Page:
Australia’s recycling boom is breaking new barriers

Environment Minister Sussan Ley said Australia’s Recycling Modernization Fund is set to break the billion dollar barrier, generating unprecedented investment in the country’s recycling capacity.

Originally planned to generate $600 million in investment across the Commonwealth, States, Territories and industry, the Fund is nearing the $1 billion mark with projects already generating nearly 3,000 jobs in construction and ongoing jobs.

While only Queensland has yet to announce its investment plans, the green light has now been given to 87 projects across Australia dealing with plastic, tire, glass and paper waste.

Environment Minister Sussan Ley said the capacity of these projects alone will create 1.3 million tonnes of new recycling capacity per year, more than double the volume subject to the export ban. of Morrison government waste.

“Much of the recycling infrastructure needed to drive Australia’s circular economy is now in place, under construction or approved for funding,” Minister Ley said.

“Our history made the Recycling and Waste Reduction Act 2020 the world’s first export ban on unprocessed plastic, glass, tires and paper, because it was the right thing to do for the environment and the right way to create jobs in Australia. .

“The RMF is proving to be the engine room of the circular economy as industry backs the initiative and we increasingly look for new ways to turn old products into new ones.

“Economic analysis estimates that circular communities can generate $175 billion in direct economic benefits over twenty years and save 16.7 million tonnes of CO2 per year in Australia by 2040.”

Deputy Minister for Waste Reduction and Environmental Management Trevor Evans said the 87 projects already online had generated 1,747 construction jobs and 1,003 ongoing positions.

“Recycling is a necessity for our environmental and economic future, and the Morrison government is implementing real microeconomic reform through this fund,” said Deputy Minister Evans.

“We are seeing exciting new technologies come into play with projects such as Environex and Timberlink working together to transform hair salons’ hard-to-recycle plastic bottles into valuable wood composites, and a first ‘drum pulper’ Australian that can handle about 60% of Victoria’s pavement. recycling of paper and cardboard.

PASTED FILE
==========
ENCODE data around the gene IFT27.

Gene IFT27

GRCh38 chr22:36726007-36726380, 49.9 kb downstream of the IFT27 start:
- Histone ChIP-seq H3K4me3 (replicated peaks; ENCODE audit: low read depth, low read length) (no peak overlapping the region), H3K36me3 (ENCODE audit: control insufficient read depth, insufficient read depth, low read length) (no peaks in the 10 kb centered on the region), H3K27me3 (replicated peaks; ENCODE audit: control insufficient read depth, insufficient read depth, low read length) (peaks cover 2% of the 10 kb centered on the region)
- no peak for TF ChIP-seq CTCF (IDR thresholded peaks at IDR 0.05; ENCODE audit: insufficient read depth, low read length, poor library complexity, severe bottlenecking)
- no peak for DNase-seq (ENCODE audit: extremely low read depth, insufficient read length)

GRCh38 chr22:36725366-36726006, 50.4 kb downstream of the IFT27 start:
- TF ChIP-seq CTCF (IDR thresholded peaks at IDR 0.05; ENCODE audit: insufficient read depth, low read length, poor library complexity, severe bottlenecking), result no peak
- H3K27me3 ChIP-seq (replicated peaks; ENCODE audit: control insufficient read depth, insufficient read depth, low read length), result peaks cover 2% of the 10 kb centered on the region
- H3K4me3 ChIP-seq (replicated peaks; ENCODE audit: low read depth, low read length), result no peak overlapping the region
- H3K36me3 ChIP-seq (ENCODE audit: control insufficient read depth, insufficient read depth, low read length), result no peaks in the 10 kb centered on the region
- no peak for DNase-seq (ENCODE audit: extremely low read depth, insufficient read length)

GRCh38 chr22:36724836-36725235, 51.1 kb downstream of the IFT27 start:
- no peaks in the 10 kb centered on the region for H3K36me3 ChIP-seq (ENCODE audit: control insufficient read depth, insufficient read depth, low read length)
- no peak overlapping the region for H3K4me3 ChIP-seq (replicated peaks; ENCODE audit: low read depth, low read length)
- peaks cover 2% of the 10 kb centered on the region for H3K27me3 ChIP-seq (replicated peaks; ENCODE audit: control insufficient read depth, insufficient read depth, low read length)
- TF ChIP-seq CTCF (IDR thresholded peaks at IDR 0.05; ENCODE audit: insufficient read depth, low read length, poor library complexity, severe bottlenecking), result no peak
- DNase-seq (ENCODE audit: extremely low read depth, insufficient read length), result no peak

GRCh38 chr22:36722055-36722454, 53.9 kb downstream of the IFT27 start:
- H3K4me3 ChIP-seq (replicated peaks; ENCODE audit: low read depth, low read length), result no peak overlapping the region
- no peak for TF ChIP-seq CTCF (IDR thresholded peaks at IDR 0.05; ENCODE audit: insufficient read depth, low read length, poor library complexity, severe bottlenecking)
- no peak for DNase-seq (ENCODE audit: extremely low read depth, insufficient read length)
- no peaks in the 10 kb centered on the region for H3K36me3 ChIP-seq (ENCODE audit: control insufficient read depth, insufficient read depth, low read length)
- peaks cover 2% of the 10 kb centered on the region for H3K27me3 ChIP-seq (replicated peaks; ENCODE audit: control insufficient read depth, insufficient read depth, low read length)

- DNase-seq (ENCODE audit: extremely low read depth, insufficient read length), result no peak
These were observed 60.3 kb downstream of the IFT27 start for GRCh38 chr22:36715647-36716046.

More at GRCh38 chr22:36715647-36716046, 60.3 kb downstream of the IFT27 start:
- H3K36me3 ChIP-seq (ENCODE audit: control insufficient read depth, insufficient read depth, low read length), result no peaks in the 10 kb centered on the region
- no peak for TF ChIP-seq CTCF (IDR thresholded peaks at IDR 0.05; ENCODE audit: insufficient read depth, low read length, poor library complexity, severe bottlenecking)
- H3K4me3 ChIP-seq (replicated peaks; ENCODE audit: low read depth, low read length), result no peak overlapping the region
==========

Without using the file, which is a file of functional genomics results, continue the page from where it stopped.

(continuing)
The government has co-invested over $104.5 million for 54 new plastics projects, 21 in the region of Australia, to reprocess our plastic waste into new products.

These projects will process 276,218 tonnes of plastic each year, nearly one and a half times the amount of plastic subject to the export ban.

The government already has 11 projects in line that target the transformation of more than 17,000 tonnes of plastic per year.

Over 35% of plastics projects are expected to be completed by July, with just over half expected to be operational by the end of the year and over 90% expected to be completed by the end of 2023.


The government has co-invested more than $29.5 million in 26 glass projects, including 12 in regional areas, to reprocess waste glass.

These will generate 480,770 tonnes of onshore processing capacity, nearly 30 times the amount subject to the export ban.

Four projects targeting glass are already online and process nearly 48,000 tonnes per year. The government expects just over half of the projects to be completed by July 2022. By the end of 2023, over 90% of the projects will be completed.


The government has co-invested more than $27.5 million in 10 tire projects, including two in the Australia region, to generate 125,180 tonnes of processing capacity each year. is more than double the amount subject to the export ban.

The government expects that by the end of this year, more than 60% of the tire projects will be operational and all of them will be completed by the end of 2023.

Paper and cardboard

The government has co-invested more than $88 million in 14 paper and board projects, including four in regional Australia, to reprocess waste paper and board into new products.

These will generate 415,567 tonnes of onshore processing capacity, or around 110% of the quantity subject to the export ban.

Two projects that target paper and cardboard are currently online processing 180 tonnes per year and the government expects over 60% to be completed by July 2023.

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